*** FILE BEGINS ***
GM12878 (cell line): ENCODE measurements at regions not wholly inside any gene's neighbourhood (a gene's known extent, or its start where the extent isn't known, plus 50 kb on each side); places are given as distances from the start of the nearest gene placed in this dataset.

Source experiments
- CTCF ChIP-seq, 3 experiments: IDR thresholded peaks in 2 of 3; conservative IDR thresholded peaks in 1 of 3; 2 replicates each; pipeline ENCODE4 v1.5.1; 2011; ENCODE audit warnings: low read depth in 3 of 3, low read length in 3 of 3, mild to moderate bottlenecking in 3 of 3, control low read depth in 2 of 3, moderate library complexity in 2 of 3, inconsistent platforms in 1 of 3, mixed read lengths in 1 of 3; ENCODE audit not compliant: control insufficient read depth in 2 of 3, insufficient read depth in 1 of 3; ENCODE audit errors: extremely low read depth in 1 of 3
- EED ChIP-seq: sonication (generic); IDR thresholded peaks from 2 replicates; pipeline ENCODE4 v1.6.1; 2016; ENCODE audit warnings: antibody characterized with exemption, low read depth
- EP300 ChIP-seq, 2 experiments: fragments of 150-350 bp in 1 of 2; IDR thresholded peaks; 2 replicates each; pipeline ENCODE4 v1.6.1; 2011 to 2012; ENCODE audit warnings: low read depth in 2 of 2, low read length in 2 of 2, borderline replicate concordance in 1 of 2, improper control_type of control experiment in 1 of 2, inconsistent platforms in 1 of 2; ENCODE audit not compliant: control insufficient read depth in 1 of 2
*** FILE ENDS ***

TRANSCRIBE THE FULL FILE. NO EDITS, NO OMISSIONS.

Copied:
GM12878 (cell line): ENCODE measurements at regions not wholly inside any gene's neighbourhood (a gene's known extent, or its start where the extent isn't known, plus 50 kb on each side); places are given as distances from the start of the nearest gene placed in this dataset.

Source experiments
- CTCF ChIP-seq, 3 experiments: IDR thresholded peaks in 2 of 3; conservative IDR thresholded peaks in 1 of 3; 2 replicates each; pipeline ENCODE4 v1.5.1; 2011; ENCODE audit warnings: low read depth in 3 of 3, low read length in 3 of 3, mild to moderate bottlenecking in 3 of 3, control low read depth in 2 of 3, moderate library complexity in 2 of 3, inconsistent platforms in 1 of 3, mixed read lengths in 1 of 3; ENCODE audit not compliant: control insufficient read depth in 2 of 3, insufficient read depth in 1 of 3; ENCODE audit errors: extremely low read depth in 1 of 3
- EED ChIP-seq: sonication (generic); IDR thresholded peaks from 2 replicates; pipeline ENCODE4 v1.6.1; 2016; ENCODE audit warnings: antibody characterized with exemption, low read depth
- EP300 ChIP-seq, 2 experiments: fragments of 150-350 bp in 1 of 2; IDR thresholded peaks; 2 replicates each; pipeline ENCODE4 v1.6.1; 2011 to 2012; ENCODE audit warnings: low read depth in 2 of 2, low read length in 2 of 2, borderline replicate concordance in 1 of 2, improper control_type of control experiment in 1 of 2, inconsistent platforms in 1 of 2; ENCODE audit not compliant: control insufficient read depth in 1 of 2